We passed the night in Punta Alta, and I employed myself in searching for fossil bones; this point being a perfect catacomb for monsters of extinct races. The evening was perfectly calm and clear; the extreme monotony of the view gave it an interest even in the midst of mud-banks and gulls sand-hillocks and solitary vultures. In riding back in the morning we came across a very fresh track of a Puma, but did not succeed in finding it. We saw also a couple of Zorillos, or skunks, -- odious animals, which are far from uncommon. In general appearance, the Zorillo resembles a polecat, but it is rather larger, and much thicker in proportion. Conscious of its power, it roams by day about the open plain, and fears neither dog nor man. If a dog is urged to the attack, its courage is instantly checked by a few drops of the fetid oil, which brings on violent sickness and running at the nose. Whatever is once polluted by it, is for ever useless. Azara says the smell can be perceived at a league distant; more than once, when entering the harbour of Monte Video, the wind being off shore, we have perceived the odour on board the Beagle. Certain it is, that every animal most willingly makes room for the Zorillo.

[1] The corral is an enclosure made of tall and strong stakes. Every estancia, or farming estate, has one attached to it.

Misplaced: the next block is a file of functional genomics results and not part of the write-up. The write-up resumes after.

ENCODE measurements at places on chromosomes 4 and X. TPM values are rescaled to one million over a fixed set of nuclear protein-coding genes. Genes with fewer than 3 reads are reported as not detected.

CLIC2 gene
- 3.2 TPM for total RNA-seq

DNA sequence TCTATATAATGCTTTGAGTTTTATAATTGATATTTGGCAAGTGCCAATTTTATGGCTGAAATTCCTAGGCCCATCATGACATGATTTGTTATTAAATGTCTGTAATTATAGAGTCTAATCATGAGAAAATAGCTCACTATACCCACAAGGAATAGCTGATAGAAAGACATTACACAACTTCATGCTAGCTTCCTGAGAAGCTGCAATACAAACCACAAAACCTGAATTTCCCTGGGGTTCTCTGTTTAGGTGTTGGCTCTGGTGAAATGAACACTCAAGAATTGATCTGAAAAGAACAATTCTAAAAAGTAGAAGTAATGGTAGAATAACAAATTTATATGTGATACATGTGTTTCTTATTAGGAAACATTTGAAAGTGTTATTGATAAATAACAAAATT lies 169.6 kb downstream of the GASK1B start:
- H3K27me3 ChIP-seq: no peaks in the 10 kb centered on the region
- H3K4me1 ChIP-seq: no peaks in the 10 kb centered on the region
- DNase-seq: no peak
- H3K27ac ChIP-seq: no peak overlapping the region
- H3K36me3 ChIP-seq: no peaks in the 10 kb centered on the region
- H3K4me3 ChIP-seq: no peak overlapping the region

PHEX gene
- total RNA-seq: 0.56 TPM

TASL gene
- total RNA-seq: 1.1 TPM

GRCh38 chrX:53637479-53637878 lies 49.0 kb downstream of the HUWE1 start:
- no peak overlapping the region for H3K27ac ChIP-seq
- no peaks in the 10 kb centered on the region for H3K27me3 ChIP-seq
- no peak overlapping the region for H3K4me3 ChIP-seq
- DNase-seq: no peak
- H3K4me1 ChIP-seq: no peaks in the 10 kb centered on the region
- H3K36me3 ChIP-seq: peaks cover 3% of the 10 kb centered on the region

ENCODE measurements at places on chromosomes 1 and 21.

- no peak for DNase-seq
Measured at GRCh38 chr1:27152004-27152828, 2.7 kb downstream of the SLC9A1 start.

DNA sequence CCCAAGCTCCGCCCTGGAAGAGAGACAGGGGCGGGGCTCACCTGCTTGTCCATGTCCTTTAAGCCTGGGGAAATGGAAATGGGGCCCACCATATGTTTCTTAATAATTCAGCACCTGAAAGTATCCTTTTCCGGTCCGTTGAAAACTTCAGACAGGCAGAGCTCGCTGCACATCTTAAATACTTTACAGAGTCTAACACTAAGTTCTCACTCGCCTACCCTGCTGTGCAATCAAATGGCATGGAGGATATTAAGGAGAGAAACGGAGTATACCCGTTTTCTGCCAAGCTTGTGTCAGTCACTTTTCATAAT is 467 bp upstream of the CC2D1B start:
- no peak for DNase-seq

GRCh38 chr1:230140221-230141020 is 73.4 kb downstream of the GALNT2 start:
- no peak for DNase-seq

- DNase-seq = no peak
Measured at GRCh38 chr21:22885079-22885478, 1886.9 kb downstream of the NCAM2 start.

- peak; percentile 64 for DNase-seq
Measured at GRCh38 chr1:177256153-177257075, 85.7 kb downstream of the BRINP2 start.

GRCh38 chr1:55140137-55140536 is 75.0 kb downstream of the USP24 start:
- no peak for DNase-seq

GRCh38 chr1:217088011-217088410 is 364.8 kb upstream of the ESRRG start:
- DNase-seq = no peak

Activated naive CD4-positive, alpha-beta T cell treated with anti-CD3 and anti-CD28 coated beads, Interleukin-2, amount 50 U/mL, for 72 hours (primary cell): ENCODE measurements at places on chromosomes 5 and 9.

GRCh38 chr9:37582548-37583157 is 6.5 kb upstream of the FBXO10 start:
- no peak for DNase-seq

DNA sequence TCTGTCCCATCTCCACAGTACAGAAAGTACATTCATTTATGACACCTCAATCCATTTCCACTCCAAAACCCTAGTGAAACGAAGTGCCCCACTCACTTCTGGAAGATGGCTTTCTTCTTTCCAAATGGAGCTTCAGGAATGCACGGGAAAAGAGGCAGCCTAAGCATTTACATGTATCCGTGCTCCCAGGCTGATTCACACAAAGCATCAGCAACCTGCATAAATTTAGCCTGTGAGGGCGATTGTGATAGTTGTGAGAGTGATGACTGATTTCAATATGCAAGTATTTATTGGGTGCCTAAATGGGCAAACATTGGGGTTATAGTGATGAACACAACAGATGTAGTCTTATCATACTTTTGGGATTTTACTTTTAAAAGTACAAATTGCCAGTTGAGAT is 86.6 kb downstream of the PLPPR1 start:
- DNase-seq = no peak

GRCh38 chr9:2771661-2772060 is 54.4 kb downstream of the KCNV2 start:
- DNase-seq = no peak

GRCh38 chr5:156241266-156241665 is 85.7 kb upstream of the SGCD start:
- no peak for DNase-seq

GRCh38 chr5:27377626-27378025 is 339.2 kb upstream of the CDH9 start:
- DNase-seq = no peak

[2] The hovels of the Indians are thus called.

[3] Report of the Agricult. Chem. Assoc. in the Agricult. Gazette, 1845, p. 93.

[4] Linnaean Trans,. vol. xi. p. 205. It is remarkable how all the circumstances connected with the salt-lakes in Siberia and Patagonia are similar. Siberia, like Patagonia, appears to have been recently elevated above the waters of the sea. In both countries the salt-lakes occupy shallow depressions in the plains; in both the mud on the borders is black and fetid; beneath the crust of common salt, sulphate of soda or of magnesium occurs, imperfectly crystallized; and in both, the muddy sand is mixed with lentils of gypsum. The Siberian salt-lakes are inhabited by small crustaceous animals; and flamingoes (Edin. New Philos. Jour., Jan 1830) likewise frequent them. As these circumstances, apparently so trifling, occur in two distant continents, we may feel sure that they are the necessary results of a common cause -- See Pallas's Travels, 1793 to 1794, pp. 129 - 134.

[5] I am bound to express in the strongest terms, my obligation to the government of Buenos Ayres for the obliging manner in which passports to all parts of the country were given me, as naturalist of the Beagle.

[6] This prophecy has turned out entirely and miserably wrong. 1845.

[7] Voyage dans l'Amerique Merid par M. A. d'Orbigny. Part. Hist. tom. i. p. 664

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Charles Darwin

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